The reading of French novels (of which Woloda had brought a large store with him from Moscow) was another of my amusements that summer. At that period Monte Cristo and Taine’s works had just appeared, while I also revelled in stories by Sue, Dumas, and Paul de Kock. Even their most unnatural personages and events were for me as real as actuality, and not only was I incapable of suspecting an author of lying, but, in my eyes, there existed no author at all. That is to say, the various personages and events of a book paraded themselves before me on the printed page as personages and events that were alive and real; and although I had never in my life met such characters as I there read about, I never for a second doubted that I should one day do so. I discovered in myself all the passions described in every novel, as well as a likeness to all the characters—heroes and villains impartially—who figured therein, just as a suspicious man finds in himself the signs of every possible disease when reading a book on medicine. I took pleasure both in the cunning designs, the glowing sentiments, the tumultuous events, and the characterdrawing of these works. A good man was of the goodness, a bad man of the badness, possible only to the imagination of early youth. Likewise I found great pleasure in the fact that it was all written in French, and that I could lay to heart the fine words which the fine heroes spoke, and recall them for use some day when engaged in some noble deed. What quantities of French phrases I culled from those books for Kolpikoff’s benefit if I should ever meet him again, as well as for HERS, when at length I should find her and reveal to her my love! For them both I prepared speeches which should overcome them as soon as spoken! Upon novels, too, I founded new ideals of the moral qualities which I wished to attain. First of all, I wished to be NOBLE in all my deeds and conduct (I use the French word noble instead of the Russian word blagorodni for the reason that the former has a different meaning to the latter—as the Germans well understood when they adopted noble as nobel and differentiated it from ehrlich); next, to be strenuous; and lastly, to be what I was already inclined to be, namely, comme il faut. I even tried to approximate my appearance and bearing to that of the heroes who possessed these qualities. In particular I remember how in one of the hundred or so novels which I read that summer there was a very strenuous hero with heavy eyebrows, and that I so greatly wished to resemble him (I felt that I did so already from a moral point of view) that one day, when looking at my eyebrows in the glass, I conceived the idea of clipping them, in order to make them grow bushier. Unfortunately, after I had started to do so, I happened to clip one spot rather shorter than the rest, and so had to level down the rest to it-with the result that, to my horror, I beheld myself eyebrow-less, and anything but presentable. However, I comforted myself with the reflection that my eyebrows would soon sprout again as bushy as my hero’s, and was only perplexed to think how I could explain the circumstance to the household when they next perceived my eyebrow-less condition. Accordingly I borrowed some gunpowder from Woloda, rubbed it on my temples, and set it alight. The powder did not fire properly, but I succeeded in singeing myself sufficiently to avert all suspicion of my pranks. And, indeed, afterwards, when I had forgotten all about my hero, my eyebrows grew again, and much thicker than they had been before.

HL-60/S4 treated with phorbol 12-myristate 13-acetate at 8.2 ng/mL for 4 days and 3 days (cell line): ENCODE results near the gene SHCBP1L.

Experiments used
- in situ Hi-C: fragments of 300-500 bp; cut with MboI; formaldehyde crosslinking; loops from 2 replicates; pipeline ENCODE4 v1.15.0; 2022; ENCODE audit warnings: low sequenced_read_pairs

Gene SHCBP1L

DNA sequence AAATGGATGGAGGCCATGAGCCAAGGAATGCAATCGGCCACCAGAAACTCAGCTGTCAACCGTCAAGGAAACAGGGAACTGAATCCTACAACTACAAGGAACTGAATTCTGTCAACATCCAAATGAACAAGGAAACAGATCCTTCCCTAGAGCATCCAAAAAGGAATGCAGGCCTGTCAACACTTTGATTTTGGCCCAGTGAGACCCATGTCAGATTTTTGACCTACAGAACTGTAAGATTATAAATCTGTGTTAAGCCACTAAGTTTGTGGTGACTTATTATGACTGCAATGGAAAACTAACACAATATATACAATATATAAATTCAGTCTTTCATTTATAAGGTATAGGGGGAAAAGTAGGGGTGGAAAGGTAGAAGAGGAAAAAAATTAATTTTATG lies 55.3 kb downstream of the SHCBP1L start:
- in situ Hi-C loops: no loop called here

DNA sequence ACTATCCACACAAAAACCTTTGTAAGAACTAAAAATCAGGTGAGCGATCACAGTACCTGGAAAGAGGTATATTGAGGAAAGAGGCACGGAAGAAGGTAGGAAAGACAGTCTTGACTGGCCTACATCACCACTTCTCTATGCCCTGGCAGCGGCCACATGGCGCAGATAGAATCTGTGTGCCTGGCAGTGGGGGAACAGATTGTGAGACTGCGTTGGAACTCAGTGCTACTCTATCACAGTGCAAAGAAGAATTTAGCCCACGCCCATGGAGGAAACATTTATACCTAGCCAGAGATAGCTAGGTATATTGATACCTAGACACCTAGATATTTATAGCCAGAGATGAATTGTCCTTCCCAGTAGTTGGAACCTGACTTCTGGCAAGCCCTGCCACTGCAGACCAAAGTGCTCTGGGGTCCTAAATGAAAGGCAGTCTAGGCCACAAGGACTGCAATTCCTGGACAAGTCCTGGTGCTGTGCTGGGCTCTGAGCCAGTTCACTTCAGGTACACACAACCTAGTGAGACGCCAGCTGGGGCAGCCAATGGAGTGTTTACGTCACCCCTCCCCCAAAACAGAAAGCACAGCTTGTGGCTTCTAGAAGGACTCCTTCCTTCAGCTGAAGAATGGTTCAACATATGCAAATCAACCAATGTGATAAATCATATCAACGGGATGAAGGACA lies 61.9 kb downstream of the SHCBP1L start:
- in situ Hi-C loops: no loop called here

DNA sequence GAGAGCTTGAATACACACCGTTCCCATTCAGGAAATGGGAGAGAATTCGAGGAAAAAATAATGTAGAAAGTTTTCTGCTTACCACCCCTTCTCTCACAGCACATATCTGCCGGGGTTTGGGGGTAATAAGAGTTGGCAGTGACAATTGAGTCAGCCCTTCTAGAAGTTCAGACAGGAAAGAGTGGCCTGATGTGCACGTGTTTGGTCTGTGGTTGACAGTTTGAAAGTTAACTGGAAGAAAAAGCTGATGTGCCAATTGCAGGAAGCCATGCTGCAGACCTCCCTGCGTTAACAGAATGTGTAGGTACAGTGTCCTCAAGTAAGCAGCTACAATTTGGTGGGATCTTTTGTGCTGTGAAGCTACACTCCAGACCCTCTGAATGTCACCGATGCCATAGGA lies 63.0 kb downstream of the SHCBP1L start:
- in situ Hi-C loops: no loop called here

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Chicago: Joseph Conrad, "XXX. How I Employed My Time," Youth, a Narrative, trans. Evans, Sebastian in Youth, a Narrative Original Sources, accessed April 23, 2018,

MLA: Conrad, Joseph. "XXX. How I Employed My Time." Youth, a Narrative, translted by Evans, Sebastian, in Youth, a Narrative, Original Sources. 23 Apr. 2018.

Harvard: Conrad, J, 'XXX. How I Employed My Time' in Youth, a Narrative, trans. . cited in , Youth, a Narrative. Original Sources, retrieved 23 April 2018, from